Nori felt a small smile quirk the corners of his lips. Although Dori came across as a prim and proper dwarf, he had a deviousness that made Nori envious. Together, they had worked hard to throw the pair together, something that the rest of the company had noticed and gleefully joined in on. They had started off on getting the wee lass to talk about cultural differences. The young scribe's natural curiosity came to the fore and his awkwardness disappeared as he peppered her with questions, scribbling frantically to make sure that he didn't miss a word. This went on for several days and by the time Ori realized what was happening, the two had formed an easy friendship that he was loathe to break off.

Satisfied that his work was done, Nori had stood back and watched amused as their relationship progressed slowly. However, that didn't stop him from intervening when Bofur and then Fili had said something about possibly courting the lass. Bella was his baby brother's One and he made it quite clear that any dwarf that tried to interfere would have the entire Ri clan after them. Bella hadn't questioned Nori when he'd claimed kinship rights, not understanding the full depth of what it meant. But the other dwarves did and amicably backed off, although there was some grumbling from the Ur clan that they had wanted to make the lass kin.

So here he was months later, trying to track down a lass who had boasted about being unbeatable in hide and seek, something that he was quickly finding to be true. Although Thorin had appointed him spymaster for Erebor, he was having trouble concentrating on his duties, too worried about his family. He'd been slowly working his way through the cleaning crews, but hadn't had any luck. He was making his way back to the main area after his latest search, traveling through the back ways as he fidgeted anxiously with a piece of knotted rope. There were only a few crews left, what if the lass hadn't joined with any of them?

He was cutting through a cavern that was currently closed off until architects could verify if it was safe or not when something caught his eye. Pausing, he turned slowly and looked closer. Sitting on the edge of a walkway over a deep cavern, a small figure was perched with their feet dangling over the side. Their large feet. Their large, bootless, hairy feet. Nori sucked in a quiet breath, suddenly feeling lightheaded. Closing his eyes, he counted to ten, praying that he really saw what he thought he saw and that it wasn't a mirage brought on by his desperation.

Opening his eyes, relief flooded him as he saw that she was still there. She appeared to be fiddling with something small in her hands. As he watched her, he caught small snatches of a hummed tune, something so soft and sad that it made his heart ache. Abruptly, fury filled him. This all could've been solved weeks ago if she hadn't run away and hidden from them. Deep down, he knew that his anger was irrational and misplaced, that it wasn't her fault for being scared of Thorin and the fact that he might still want to kill her and that she was most likely suffering just as much as they were. But he pushed that aside, his brother's wan, worn face swimming through his thoughts.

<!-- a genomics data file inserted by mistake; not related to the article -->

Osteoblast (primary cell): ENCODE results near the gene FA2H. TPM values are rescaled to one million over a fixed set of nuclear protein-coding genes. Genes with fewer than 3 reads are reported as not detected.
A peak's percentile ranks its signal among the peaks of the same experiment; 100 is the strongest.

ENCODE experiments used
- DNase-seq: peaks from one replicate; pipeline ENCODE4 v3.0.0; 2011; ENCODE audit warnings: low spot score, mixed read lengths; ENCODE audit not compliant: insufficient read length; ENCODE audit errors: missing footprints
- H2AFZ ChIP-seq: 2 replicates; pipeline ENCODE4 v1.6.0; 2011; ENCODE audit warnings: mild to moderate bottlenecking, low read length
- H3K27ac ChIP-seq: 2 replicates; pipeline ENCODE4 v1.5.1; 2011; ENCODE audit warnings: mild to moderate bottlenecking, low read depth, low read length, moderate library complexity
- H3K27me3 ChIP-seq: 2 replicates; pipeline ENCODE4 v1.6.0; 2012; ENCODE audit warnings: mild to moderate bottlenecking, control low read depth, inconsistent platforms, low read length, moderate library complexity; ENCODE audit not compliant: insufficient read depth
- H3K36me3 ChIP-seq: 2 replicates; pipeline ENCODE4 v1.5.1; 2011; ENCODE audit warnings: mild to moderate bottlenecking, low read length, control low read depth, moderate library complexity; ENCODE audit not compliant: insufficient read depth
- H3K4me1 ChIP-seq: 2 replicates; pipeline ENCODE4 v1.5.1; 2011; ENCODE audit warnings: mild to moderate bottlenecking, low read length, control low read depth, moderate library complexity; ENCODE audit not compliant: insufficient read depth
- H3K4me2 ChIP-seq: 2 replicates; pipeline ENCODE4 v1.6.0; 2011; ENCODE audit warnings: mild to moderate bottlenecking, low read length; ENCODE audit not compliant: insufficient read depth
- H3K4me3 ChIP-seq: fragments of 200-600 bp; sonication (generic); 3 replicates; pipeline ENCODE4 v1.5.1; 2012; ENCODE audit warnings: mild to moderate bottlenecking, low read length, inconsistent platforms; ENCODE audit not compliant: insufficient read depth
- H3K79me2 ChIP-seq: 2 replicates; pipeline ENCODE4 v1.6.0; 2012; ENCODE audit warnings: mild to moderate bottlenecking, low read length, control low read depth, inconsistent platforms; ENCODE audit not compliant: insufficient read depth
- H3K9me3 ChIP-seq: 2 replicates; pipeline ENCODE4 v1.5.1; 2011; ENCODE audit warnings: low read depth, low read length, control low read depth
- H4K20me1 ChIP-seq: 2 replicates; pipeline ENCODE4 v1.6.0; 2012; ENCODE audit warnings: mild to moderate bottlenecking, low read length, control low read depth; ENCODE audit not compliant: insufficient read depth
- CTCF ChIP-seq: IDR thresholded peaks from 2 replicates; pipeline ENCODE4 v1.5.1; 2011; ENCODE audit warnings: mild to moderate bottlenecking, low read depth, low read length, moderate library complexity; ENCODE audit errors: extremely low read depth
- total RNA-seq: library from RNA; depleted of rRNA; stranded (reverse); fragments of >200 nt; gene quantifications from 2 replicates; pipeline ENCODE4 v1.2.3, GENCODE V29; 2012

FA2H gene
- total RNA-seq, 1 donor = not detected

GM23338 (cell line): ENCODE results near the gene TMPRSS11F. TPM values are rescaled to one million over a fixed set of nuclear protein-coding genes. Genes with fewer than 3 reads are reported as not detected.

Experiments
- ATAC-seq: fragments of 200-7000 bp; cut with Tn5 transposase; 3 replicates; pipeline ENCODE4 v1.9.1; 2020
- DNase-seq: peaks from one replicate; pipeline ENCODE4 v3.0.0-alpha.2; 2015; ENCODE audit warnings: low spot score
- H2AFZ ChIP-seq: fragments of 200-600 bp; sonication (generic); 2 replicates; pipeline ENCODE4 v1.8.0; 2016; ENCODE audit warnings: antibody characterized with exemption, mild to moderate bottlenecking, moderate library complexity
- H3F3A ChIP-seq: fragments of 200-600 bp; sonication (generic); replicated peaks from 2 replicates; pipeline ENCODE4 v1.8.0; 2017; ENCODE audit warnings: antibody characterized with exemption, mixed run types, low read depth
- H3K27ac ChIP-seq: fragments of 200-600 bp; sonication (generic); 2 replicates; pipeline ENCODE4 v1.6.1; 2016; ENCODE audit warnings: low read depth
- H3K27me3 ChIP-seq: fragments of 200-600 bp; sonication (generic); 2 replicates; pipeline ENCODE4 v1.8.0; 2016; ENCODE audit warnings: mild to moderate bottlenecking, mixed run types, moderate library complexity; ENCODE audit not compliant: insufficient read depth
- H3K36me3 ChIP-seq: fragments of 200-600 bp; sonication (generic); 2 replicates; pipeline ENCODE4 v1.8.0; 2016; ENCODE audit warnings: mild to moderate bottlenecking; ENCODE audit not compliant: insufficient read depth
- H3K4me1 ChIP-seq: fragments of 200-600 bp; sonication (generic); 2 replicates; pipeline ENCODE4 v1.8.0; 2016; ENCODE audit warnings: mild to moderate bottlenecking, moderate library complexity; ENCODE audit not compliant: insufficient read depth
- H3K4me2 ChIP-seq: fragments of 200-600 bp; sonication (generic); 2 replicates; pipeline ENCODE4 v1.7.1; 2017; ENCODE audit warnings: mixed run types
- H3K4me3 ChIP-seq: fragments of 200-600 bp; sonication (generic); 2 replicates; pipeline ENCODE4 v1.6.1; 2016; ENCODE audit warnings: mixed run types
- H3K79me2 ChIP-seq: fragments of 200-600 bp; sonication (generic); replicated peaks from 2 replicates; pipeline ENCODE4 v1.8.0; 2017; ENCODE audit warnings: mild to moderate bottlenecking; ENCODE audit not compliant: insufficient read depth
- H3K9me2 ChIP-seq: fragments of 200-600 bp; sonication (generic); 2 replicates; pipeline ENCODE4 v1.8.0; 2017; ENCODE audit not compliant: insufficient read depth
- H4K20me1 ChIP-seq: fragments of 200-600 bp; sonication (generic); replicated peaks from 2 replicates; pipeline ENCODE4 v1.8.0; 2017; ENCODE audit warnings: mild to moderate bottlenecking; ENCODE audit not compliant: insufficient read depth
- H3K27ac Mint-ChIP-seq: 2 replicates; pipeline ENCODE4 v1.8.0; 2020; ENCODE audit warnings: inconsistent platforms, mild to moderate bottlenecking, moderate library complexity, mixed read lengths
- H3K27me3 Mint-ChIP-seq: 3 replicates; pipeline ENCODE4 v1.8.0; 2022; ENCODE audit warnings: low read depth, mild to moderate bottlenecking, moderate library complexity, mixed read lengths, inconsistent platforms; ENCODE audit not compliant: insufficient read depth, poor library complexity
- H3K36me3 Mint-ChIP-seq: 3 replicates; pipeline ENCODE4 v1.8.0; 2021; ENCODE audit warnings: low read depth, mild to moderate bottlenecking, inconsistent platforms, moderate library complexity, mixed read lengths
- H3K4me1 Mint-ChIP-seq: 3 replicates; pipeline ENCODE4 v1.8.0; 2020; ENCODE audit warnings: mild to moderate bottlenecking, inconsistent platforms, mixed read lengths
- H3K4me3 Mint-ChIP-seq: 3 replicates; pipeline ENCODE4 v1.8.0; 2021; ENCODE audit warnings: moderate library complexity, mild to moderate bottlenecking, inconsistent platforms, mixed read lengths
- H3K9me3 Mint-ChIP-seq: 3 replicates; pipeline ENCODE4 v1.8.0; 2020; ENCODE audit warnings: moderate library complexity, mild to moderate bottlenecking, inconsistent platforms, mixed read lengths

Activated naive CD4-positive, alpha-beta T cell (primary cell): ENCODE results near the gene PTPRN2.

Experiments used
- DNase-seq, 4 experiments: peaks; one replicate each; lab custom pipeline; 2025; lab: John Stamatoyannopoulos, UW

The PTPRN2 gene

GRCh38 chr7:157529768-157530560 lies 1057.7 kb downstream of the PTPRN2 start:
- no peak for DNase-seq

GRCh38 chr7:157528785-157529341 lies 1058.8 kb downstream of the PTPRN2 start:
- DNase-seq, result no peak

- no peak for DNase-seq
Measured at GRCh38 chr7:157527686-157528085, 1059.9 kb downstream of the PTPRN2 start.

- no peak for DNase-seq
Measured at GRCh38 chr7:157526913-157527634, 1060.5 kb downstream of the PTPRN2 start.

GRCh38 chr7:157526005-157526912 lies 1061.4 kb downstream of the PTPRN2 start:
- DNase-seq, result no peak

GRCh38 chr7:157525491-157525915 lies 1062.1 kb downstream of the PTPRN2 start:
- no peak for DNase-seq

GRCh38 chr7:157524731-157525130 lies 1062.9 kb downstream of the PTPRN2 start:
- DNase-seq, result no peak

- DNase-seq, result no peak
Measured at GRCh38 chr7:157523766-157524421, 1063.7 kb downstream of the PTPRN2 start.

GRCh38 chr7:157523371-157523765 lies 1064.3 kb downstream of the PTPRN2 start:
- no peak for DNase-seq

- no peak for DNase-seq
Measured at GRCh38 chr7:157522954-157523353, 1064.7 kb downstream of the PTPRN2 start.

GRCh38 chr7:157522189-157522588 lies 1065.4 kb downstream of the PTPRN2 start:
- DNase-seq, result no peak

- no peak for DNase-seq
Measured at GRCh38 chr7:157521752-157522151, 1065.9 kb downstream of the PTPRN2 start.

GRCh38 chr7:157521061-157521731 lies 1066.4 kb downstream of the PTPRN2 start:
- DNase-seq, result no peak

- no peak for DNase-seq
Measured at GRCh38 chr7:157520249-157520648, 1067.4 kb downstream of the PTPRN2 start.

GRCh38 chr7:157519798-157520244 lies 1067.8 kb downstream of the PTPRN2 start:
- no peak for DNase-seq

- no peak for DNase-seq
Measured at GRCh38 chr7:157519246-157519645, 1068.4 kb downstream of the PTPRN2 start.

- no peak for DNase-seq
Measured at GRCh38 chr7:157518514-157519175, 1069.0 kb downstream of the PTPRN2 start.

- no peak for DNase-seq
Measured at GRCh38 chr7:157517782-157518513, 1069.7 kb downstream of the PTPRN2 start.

He moved carefully, noiselessly, through the cavern, pausing any time the wee lass shifted even slightly. But he knew that hobbits lacked the dark vision that dwarves had and she seemed oblivious to his approach. She screamed when he pounced on her, scruffing her like an angry kitten. She kicked violently at him while trying to fumble Sting loose. Moving them away from the edge of the walkway and deftly avoiding her kicks, He growled, "Enough, Little sister. Don't want you hurting yourself. It's just me."

She froze, her screams abruptly dying off. She whispered, her voice hoarse from disuse, "Nori?"

"Aye lass, finally found ye. And a merry chase you've led me too."

Releasing Sting's handle, she pleaded, "Let me go. Please. I promise that I'll leave as soon as the weather permits. Please, I'll never bother you again. Just let me go. I'm sorry I took the Arkenstone, I'm sorry for everything. Just please, please Nori. Please let me go and you'll never see me again."

Nori sighed and gentled his grip, his anger fleeing at the terror in her voice. He abruptly noticed how thin she was and the absolute tangled mess that was her hair. Her clothes were much too thin and her skin was like ice. Setting her gently down, he kept a tight hold on her wrists. "I'm afraid I can't do that, namith. We thought you were dead."